Korakuen Hall, Tokyo, Japan
To kick off a new month we have one of, if not the, best all female of the year with a show at Korakuen Hall featuring 5 title bouts, all of which are female title bouts and all of which look interesting in their own way.
One of those bouts will see the touted Sumire Yamanaka (5-0, 1) take on Honoka Kano (4-0-2, 2) in a bout for the vacant Japanese Atomweight title. Of the two the more well known is Yamanaka, the younger sister of former world champion Ryuya Yamanaka, who was ear marked as one to keep an eye on when she first turned professional. As for Kano she gone under-the radar, but will see this as her chance to make a mark and leap out of the shadows. For both women this is the most notable bout of their careers so far, and the first title bout for either woman. Our preview of this bout can be read here Yamanaka and Kano battle for Japanese title
A second Japanese title fight will again see unbeaten fighters clash as former amateur standouts Mizuki Hiruta (2-0) and Hinami Yanai (2-0, 1) face off for the Japanese female Flyweight title. Of the two the more proven is Hiruta, who scored a big win last time out against Terumi Nuki, however she can't afford to over-look Hanai, who's style is likely to give Hiruta real problems. Hiruta is a wonderfully talented pure boxer, but Yanai is smart, aggressive and strong, and could well have the tools to grind down Hiruta in what is a very, very well matched bout and proof that novice do not need to be protected, especially not when they are solid amateurs wanting to be fast tracked to professional success. We've previewed this bout here Hiruta and Yanai battle for Japanese title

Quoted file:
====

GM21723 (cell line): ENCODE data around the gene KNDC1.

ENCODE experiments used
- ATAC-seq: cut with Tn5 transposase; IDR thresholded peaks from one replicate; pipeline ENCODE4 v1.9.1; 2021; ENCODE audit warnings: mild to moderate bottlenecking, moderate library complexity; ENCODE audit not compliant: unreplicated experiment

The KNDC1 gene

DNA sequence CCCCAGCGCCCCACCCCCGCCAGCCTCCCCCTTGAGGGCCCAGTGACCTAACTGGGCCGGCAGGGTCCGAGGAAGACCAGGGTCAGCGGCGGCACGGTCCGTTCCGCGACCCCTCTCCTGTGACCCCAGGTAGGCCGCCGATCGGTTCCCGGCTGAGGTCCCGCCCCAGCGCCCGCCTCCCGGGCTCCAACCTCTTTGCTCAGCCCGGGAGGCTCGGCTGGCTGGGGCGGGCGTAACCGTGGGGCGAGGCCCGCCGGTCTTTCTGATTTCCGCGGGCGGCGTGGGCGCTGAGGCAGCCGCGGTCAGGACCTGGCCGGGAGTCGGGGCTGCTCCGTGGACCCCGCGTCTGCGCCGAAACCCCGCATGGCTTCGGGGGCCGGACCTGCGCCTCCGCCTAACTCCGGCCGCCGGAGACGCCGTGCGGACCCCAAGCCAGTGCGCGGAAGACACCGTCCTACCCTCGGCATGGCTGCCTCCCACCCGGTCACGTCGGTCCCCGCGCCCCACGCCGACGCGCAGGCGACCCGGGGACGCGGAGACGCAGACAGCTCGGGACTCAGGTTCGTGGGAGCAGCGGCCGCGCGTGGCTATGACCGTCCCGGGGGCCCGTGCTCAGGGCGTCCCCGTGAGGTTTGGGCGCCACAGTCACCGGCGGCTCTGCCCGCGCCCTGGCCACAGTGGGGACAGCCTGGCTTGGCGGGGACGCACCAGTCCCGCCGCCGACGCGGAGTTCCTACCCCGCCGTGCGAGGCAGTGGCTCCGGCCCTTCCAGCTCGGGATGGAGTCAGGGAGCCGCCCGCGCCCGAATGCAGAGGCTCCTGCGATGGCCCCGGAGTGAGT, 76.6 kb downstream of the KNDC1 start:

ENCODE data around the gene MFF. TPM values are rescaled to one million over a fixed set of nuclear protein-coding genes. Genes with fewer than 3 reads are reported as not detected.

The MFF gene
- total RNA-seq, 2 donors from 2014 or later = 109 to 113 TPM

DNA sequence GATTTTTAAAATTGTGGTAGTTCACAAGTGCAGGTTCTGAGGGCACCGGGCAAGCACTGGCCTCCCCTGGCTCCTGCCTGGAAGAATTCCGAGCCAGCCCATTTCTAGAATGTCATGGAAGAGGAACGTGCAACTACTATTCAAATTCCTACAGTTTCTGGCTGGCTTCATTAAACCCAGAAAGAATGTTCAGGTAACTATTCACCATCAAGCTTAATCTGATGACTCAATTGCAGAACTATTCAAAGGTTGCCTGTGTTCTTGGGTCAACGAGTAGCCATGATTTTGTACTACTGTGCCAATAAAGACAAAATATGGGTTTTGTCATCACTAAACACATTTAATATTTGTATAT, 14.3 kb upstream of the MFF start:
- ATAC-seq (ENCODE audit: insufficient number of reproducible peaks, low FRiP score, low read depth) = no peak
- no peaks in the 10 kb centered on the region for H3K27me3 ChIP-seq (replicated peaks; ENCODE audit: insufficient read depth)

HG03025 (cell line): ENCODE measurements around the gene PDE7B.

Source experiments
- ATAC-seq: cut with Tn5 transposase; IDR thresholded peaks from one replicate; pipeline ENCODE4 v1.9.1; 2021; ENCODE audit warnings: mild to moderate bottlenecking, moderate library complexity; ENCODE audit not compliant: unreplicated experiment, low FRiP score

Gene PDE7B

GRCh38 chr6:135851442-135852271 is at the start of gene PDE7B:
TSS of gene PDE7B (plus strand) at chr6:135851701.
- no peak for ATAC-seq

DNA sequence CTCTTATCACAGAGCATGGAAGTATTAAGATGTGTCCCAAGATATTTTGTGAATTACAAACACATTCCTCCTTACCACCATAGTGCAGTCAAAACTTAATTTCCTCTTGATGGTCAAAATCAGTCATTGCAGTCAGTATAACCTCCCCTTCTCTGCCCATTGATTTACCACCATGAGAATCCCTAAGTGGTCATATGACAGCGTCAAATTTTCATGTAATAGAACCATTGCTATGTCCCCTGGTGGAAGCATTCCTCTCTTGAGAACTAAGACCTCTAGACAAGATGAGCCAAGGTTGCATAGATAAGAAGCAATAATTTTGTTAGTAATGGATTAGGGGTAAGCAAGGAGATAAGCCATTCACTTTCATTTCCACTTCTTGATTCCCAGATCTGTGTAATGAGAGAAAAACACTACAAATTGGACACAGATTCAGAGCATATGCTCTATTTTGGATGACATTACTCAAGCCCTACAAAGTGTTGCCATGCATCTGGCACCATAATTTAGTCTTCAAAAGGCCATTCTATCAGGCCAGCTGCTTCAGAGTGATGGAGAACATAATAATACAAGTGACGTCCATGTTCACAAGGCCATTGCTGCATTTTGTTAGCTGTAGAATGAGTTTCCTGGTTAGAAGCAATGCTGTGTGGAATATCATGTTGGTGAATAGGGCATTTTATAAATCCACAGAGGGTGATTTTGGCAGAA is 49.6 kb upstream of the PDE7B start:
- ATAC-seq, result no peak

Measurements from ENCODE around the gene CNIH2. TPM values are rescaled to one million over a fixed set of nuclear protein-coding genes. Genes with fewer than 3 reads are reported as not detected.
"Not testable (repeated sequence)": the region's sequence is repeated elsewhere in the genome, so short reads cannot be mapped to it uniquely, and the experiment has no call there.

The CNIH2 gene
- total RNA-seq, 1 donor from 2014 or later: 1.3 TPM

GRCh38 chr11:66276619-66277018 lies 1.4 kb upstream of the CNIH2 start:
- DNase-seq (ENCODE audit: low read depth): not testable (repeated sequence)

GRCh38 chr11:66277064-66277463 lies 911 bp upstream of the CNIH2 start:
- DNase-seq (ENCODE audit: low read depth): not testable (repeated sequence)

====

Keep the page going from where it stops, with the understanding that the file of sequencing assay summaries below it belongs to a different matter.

The only regional title bout on this card will see OPBF Atomweight champion Eri Matsuda (4-1-1, 1), one of the most technically schooled female boxers in the lower weights, take on the fast but technically limited Kaori Nagai (6-4-3, 2). Given the abilities of the two fighters it's hard to see Nagai really testing Matsuda, however it is worth noting that Matsuda is without a win since 2019 and this could be the perfect time for Nagai to face her. A win for Matsuda will likely secure her a third world title fight in 2023, whilst a loss will be very, very, very hard for her to come back to. As for Nagai a win here could land her a potential world title fight, though it would be a massive upset for her to beat Matsuda. Our preview of this bout can be read here OPBF champion Matsuda takes on Nagai
In one of two world title bouts on this card we'll see veterans collide as Ayaka Miyao (25-9-2, 6) makes her first defense of the IBF Atomweight title, which she won earlier this year with a close decision win over Eri Matsuda. The aggressive and high tempo Miyao will be up against the technically sound, but aging, Mika Iwakawa (10-6-1, 3), herself a former WBO world champion. This is stylistically a very interesting bout, and one that leaves the winner on the verge of a unification bout, and the loser potentially looking at retirement. We've previewed this world title bout here IBF queen Miyao battles Iwakawa